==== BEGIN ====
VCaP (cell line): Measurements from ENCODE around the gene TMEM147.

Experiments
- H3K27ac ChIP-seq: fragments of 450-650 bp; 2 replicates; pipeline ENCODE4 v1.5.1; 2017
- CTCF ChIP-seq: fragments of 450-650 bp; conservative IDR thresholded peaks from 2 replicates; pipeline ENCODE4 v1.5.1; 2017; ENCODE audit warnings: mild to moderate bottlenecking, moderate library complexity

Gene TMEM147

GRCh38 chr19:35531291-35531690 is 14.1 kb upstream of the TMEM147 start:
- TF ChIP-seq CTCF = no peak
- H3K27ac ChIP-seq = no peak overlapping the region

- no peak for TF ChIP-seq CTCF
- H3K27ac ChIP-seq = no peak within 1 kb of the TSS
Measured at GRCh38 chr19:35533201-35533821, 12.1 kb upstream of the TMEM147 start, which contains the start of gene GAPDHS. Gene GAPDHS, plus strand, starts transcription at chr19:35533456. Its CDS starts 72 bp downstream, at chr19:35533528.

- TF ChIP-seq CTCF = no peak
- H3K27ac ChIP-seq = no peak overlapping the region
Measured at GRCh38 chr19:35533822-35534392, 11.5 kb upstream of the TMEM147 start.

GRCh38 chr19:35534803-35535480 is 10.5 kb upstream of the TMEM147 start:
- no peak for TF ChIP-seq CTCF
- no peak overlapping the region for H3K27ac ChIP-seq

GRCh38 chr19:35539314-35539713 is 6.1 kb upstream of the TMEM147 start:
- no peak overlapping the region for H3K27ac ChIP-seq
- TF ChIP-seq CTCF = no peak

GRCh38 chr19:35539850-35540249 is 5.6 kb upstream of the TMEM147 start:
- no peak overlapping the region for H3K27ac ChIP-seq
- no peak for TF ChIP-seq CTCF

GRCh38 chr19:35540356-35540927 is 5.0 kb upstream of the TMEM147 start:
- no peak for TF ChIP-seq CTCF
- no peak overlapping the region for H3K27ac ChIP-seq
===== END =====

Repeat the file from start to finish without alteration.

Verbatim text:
VCaP (cell line): Measurements from ENCODE around the gene TMEM147.

Experiments
- H3K27ac ChIP-seq: fragments of 450-650 bp; 2 replicates; pipeline ENCODE4 v1.5.1; 2017
- CTCF ChIP-seq: fragments of 450-650 bp; conservative IDR thresholded peaks from 2 replicates; pipeline ENCODE4 v1.5.1; 2017; ENCODE audit warnings: mild to moderate bottlenecking, moderate library complexity

Gene TMEM147

GRCh38 chr19:35531291-35531690 is 14.1 kb upstream of the TMEM147 start:
- TF ChIP-seq CTCF = no peak
- H3K27ac ChIP-seq = no peak overlapping the region

- no peak for TF ChIP-seq CTCF
- H3K27ac ChIP-seq = no peak within 1 kb of the TSS
Measured at GRCh38 chr19:35533201-35533821, 12.1 kb upstream of the TMEM147 start, which contains the start of gene GAPDHS. Gene GAPDHS, plus strand, starts transcription at chr19:35533456. Its CDS starts 72 bp downstream, at chr19:35533528.

- TF ChIP-seq CTCF = no peak
- H3K27ac ChIP-seq = no peak overlapping the region
Measured at GRCh38 chr19:35533822-35534392, 11.5 kb upstream of the TMEM147 start.

GRCh38 chr19:35534803-35535480 is 10.5 kb upstream of the TMEM147 start:
- no peak for TF ChIP-seq CTCF
- no peak overlapping the region for H3K27ac ChIP-seq

GRCh38 chr19:35539314-35539713 is 6.1 kb upstream of the TMEM147 start:
- no peak overlapping the region for H3K27ac ChIP-seq
- TF ChIP-seq CTCF = no peak

GRCh38 chr19:35539850-35540249 is 5.6 kb upstream of the TMEM147 start:
- no peak overlapping the region for H3K27ac ChIP-seq
- no peak for TF ChIP-seq CTCF

GRCh38 chr19:35540356-35540927 is 5.0 kb upstream of the TMEM147 start:
- no peak for TF ChIP-seq CTCF
- no peak overlapping the region for H3K27ac ChIP-seq